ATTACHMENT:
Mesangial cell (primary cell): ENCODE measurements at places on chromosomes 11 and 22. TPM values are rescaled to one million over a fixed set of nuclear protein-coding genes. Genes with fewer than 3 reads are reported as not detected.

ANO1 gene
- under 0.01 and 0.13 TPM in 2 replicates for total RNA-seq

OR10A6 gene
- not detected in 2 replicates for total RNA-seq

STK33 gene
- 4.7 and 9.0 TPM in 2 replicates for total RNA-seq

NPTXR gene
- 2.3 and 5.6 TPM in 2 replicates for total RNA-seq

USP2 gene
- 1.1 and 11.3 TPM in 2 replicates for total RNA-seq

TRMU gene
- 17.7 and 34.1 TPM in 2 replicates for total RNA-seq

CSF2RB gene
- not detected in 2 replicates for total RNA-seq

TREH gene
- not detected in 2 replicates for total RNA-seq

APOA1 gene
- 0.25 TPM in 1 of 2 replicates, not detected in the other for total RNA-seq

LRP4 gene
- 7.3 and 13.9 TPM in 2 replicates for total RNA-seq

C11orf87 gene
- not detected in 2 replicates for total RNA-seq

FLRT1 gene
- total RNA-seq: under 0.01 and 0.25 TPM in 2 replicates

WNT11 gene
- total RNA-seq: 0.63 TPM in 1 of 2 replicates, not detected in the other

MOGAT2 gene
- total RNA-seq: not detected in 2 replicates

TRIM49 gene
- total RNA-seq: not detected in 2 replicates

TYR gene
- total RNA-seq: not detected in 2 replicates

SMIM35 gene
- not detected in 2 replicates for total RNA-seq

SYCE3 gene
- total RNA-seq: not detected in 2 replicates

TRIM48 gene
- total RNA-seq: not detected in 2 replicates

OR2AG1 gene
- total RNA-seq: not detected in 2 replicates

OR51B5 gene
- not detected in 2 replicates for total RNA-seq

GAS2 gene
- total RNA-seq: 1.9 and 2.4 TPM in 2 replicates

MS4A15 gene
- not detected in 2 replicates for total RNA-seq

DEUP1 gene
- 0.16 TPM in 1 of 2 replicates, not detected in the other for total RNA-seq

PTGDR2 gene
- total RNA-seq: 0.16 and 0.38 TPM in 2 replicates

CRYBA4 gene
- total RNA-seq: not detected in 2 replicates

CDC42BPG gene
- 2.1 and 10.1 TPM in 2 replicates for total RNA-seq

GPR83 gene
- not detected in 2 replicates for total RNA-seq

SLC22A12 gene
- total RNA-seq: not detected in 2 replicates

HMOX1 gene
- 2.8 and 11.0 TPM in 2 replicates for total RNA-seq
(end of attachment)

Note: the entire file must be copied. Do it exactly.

Mesangial cell (primary cell): ENCODE measurements at places on chromosomes 11 and 22. TPM values are rescaled to one million over a fixed set of nuclear protein-coding genes. Genes with fewer than 3 reads are reported as not detected.

ANO1 gene
- under 0.01 and 0.13 TPM in 2 replicates for total RNA-seq

OR10A6 gene
- not detected in 2 replicates for total RNA-seq

STK33 gene
- 4.7 and 9.0 TPM in 2 replicates for total RNA-seq

NPTXR gene
- 2.3 and 5.6 TPM in 2 replicates for total RNA-seq

USP2 gene
- 1.1 and 11.3 TPM in 2 replicates for total RNA-seq

TRMU gene
- 17.7 and 34.1 TPM in 2 replicates for total RNA-seq

CSF2RB gene
- not detected in 2 replicates for total RNA-seq

TREH gene
- not detected in 2 replicates for total RNA-seq

APOA1 gene
- 0.25 TPM in 1 of 2 replicates, not detected in the other for total RNA-seq

LRP4 gene
- 7.3 and 13.9 TPM in 2 replicates for total RNA-seq

C11orf87 gene
- not detected in 2 replicates for total RNA-seq

FLRT1 gene
- total RNA-seq: under 0.01 and 0.25 TPM in 2 replicates

WNT11 gene
- total RNA-seq: 0.63 TPM in 1 of 2 replicates, not detected in the other

MOGAT2 gene
- total RNA-seq: not detected in 2 replicates

TRIM49 gene
- total RNA-seq: not detected in 2 replicates

TYR gene
- total RNA-seq: not detected in 2 replicates

SMIM35 gene
- not detected in 2 replicates for total RNA-seq

SYCE3 gene
- total RNA-seq: not detected in 2 replicates

TRIM48 gene
- total RNA-seq: not detected in 2 replicates

OR2AG1 gene
- total RNA-seq: not detected in 2 replicates

OR51B5 gene
- not detected in 2 replicates for total RNA-seq

GAS2 gene
- total RNA-seq: 1.9 and 2.4 TPM in 2 replicates

MS4A15 gene
- not detected in 2 replicates for total RNA-seq

DEUP1 gene
- 0.16 TPM in 1 of 2 replicates, not detected in the other for total RNA-seq

PTGDR2 gene
- total RNA-seq: 0.16 and 0.38 TPM in 2 replicates

CRYBA4 gene
- total RNA-seq: not detected in 2 replicates

CDC42BPG gene
- 2.1 and 10.1 TPM in 2 replicates for total RNA-seq

GPR83 gene
- not detected in 2 replicates for total RNA-seq

SLC22A12 gene
- total RNA-seq: not detected in 2 replicates

HMOX1 gene
- 2.8 and 11.0 TPM in 2 replicates for total RNA-seq